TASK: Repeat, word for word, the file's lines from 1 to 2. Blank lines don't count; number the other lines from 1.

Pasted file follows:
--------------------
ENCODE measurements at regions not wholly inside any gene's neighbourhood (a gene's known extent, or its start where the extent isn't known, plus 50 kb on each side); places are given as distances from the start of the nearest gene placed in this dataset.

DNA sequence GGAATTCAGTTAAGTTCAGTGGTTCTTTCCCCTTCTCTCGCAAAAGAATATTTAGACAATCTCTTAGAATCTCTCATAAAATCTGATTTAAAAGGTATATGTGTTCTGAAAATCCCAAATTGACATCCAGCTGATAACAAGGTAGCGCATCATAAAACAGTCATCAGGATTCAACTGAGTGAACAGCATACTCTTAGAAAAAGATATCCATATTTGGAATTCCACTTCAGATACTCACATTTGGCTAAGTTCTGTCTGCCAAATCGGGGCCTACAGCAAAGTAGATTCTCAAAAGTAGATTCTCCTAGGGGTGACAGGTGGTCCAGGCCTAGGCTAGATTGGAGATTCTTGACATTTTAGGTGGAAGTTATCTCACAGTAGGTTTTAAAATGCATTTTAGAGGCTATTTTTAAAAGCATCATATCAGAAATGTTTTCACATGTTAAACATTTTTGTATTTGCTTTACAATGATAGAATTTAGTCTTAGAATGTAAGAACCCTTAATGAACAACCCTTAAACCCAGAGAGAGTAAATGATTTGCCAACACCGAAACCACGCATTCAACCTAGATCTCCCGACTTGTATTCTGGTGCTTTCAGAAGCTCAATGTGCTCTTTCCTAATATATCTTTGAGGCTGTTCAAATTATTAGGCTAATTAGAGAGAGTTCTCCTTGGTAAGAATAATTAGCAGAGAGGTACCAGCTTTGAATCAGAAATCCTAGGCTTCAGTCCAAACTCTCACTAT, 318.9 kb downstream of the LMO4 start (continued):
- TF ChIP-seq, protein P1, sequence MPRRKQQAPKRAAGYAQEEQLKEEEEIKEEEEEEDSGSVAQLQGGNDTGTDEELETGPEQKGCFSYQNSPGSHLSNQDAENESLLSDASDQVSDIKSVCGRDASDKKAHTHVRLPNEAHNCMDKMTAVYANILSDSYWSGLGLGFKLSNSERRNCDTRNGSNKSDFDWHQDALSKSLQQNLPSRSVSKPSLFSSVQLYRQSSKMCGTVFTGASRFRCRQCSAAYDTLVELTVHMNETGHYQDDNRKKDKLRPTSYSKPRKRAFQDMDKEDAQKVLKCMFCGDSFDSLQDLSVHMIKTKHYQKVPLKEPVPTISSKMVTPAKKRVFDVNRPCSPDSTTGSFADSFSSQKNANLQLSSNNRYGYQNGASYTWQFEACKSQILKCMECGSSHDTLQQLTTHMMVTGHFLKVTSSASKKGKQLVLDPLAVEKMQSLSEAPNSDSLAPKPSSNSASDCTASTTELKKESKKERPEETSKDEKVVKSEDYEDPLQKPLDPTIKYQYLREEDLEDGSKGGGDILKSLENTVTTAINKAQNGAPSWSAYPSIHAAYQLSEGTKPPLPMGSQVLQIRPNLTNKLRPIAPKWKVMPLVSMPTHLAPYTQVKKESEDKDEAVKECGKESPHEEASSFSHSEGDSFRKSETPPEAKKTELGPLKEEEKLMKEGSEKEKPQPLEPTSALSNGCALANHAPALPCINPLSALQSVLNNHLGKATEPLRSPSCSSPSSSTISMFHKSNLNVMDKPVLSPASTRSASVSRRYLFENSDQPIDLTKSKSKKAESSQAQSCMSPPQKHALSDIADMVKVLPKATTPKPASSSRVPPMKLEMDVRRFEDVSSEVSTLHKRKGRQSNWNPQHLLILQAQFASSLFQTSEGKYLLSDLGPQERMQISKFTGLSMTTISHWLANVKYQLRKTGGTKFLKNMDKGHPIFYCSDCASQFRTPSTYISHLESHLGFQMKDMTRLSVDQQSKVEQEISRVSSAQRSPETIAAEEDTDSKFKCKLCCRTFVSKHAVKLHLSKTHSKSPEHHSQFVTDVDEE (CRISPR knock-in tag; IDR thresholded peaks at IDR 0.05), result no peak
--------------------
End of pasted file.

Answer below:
ENCODE measurements at regions not wholly inside any gene's neighbourhood (a gene's known extent, or its start where the extent isn't known, plus 50 kb on each side); places are given as distances from the start of the nearest gene placed in this dataset.

DNA sequence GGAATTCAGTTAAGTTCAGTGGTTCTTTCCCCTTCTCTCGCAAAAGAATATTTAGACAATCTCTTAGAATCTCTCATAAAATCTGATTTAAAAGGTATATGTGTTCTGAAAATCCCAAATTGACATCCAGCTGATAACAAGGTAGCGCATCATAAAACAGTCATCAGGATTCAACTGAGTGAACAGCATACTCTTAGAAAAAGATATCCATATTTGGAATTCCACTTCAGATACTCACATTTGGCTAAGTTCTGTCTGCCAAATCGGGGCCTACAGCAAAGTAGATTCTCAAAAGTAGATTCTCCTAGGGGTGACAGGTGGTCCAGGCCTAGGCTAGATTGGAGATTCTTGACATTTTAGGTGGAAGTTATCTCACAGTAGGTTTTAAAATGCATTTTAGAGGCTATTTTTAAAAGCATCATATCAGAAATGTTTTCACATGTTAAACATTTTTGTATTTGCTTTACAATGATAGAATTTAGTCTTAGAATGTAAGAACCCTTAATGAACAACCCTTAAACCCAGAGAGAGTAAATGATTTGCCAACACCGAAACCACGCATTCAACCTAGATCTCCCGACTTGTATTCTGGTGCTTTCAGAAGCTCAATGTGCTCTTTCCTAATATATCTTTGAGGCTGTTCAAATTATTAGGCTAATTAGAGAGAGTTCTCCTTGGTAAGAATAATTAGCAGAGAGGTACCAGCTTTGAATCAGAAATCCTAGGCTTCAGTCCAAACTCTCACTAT, 318.9 kb downstream of the LMO4 start (continued):